This miso is also need to be fermented for at least 2 years.
It's said that this soybean miso is rather difficult to be made.

soybean miso mame miso

Basically, all misos are made from soybean.

They are divided into rice miso (komé miso), barley miso (mugi miso), and soybean miso (mamé miso) according to the kind of koji added to the soybean.

Various Types of Miso from Various Regions of Japan

Aside from the three types of miso mentioned above, miso can also be classified based on the making process of the miso which is unique to the each regions in Japan.

● Hokkaido Miso (Rice Miso)

Hokkaido miso is fermented and maintained for a longer time than normal miso-making process, because the cool area is slow in fermentation.
The taste is like spicy rice miso, with low saltiness.
It is a relatively refreshing taste.

hokkaido miso

● Echigo Miso (Rice Miso)

It's also called "floating-koji miso" (uki koji miso) since it looks like the grains of rice (koji's hulls) are floating.
Although it's spicy, the flavor and thickness are strong enough to make miso soup without making the dashi (soup stock).
Its salt content is slightly higher.

Echigo Miso

● Shinshu Miso (Rice Miso)

About 40% of Japanese domestic miso is said to be this Shinshu miso.
It has similar color to white miso, and it has some sour aroma and refreshing taste.
It is spicy and has a slightly higher salt content.

shinshu miso

● Tokai Soybean Miso (Soybean Miso)

The miso used in Nagoya's miso cuisine, which is famous for its red miso dishes, will be this Tokai Soybean miso.
In hot and humid regions, in order to protect the miso from oxidation, it's made with the technique called "miso-dama seigiku", which is the method by making the miso into small ball form first.
It becomes reddish brown and spicy soybean miso.

Tokai Soybean Miso

● Kansai White Miso (Rice Miso)

The ratio of rice koji to soybean is large, so it's very sweet and is also called "sweet miso (ama miso)".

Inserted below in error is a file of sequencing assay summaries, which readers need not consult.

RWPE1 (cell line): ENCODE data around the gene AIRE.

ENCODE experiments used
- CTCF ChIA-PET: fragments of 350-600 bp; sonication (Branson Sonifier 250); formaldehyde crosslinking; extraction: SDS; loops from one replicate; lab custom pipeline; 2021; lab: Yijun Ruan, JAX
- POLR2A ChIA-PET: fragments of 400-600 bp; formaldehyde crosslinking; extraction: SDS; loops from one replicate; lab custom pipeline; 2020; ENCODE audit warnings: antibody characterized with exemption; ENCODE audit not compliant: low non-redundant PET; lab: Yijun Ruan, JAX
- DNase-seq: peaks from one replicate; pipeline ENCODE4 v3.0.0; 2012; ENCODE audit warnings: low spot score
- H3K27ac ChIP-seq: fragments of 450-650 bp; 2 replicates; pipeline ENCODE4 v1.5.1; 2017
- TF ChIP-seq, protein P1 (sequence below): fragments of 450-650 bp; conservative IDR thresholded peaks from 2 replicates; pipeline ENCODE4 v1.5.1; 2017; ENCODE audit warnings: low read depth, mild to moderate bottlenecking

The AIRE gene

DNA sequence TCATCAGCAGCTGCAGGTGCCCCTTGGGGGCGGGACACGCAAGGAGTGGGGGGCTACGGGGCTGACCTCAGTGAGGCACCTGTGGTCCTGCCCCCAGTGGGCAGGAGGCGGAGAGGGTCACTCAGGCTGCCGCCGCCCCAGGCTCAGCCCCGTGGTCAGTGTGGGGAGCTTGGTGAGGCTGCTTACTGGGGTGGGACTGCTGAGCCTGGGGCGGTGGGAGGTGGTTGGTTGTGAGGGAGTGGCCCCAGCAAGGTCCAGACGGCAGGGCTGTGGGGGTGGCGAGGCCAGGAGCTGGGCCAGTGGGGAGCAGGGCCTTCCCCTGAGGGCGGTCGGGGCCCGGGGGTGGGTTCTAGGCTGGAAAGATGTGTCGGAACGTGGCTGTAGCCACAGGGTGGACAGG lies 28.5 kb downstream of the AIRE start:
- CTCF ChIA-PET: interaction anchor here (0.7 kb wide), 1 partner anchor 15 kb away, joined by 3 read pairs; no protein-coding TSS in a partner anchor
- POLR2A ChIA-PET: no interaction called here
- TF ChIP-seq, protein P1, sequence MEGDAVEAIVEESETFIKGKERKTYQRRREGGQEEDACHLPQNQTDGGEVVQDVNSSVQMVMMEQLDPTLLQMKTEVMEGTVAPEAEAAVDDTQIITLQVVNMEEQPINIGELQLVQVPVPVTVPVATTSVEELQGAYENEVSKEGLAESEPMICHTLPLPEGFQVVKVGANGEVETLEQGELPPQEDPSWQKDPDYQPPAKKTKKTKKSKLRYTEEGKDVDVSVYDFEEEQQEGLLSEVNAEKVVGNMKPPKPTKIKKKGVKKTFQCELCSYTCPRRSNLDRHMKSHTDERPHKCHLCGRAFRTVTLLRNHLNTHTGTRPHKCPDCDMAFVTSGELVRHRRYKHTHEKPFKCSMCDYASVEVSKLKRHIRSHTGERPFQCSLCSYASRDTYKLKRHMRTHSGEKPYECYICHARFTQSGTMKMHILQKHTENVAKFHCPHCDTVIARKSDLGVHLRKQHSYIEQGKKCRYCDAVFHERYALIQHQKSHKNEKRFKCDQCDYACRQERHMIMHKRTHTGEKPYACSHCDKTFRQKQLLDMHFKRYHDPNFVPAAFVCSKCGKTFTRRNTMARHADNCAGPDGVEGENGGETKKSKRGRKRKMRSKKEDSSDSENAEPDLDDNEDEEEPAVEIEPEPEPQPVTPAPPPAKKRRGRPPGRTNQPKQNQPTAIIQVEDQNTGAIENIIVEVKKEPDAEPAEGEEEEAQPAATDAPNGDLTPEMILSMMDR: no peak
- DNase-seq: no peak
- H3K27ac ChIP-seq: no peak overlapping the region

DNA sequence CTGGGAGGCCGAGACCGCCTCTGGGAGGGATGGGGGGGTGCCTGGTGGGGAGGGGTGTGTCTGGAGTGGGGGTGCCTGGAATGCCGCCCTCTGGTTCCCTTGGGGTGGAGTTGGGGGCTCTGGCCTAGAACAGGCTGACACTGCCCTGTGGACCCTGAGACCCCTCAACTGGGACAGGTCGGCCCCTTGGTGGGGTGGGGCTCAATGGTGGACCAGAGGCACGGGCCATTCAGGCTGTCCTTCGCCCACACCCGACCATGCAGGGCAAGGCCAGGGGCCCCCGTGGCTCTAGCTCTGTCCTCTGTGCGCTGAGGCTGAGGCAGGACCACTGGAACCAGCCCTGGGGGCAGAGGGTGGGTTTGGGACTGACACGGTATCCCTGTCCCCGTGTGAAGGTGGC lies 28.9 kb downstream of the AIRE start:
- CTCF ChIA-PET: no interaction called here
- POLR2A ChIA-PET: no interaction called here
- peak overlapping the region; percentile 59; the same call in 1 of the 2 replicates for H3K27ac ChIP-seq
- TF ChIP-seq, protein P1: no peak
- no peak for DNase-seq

The salt content is low and the color is pale color of light yellow.
The characteristic of this miso is its light flavor because of short fermentation period.

Kansai White Miso

● Setouchi Barley miso (Barley Miso)

Because it uses barley koji, it's a miso with a rich barley aroma and rich deep taste.
The use of barley koji also makes this miso contains a large amount of dietary fiber.
It's a spicy barley miso, with pretty low salt content.

Setouchi Barley miso (Barley Miso)

● Kyushu Barley Miso (Barley Miso)

It's a barley miso with high proportion of barley koji and is characterized by its strong sweetness.
As it has light color and grains of barley remains, it seems in Kyushu district it's used to make miso soup by straining the miso paste.
A low salt content barley miso.

Kyushu Barley Miso

Read the following article to know more details about various types of miso!
We also write a table of characteristics and nutritional facts of various misos in there.

The Types of Miso

The Types Of Miso: Red Miso, White Miso… There Are More Than You Thought!
Maybe some of you have known about red miso (aka miso) and white miso (shiro miso).
But actually, there are a lot of varieties of misos.
In this article, we will tell you the types of miso that Japanese people usually eat.

Read the article of "The Types Of Miso" here.

Health Effects of Miso

We already know that almost all of the misos are made with soybeans and koji.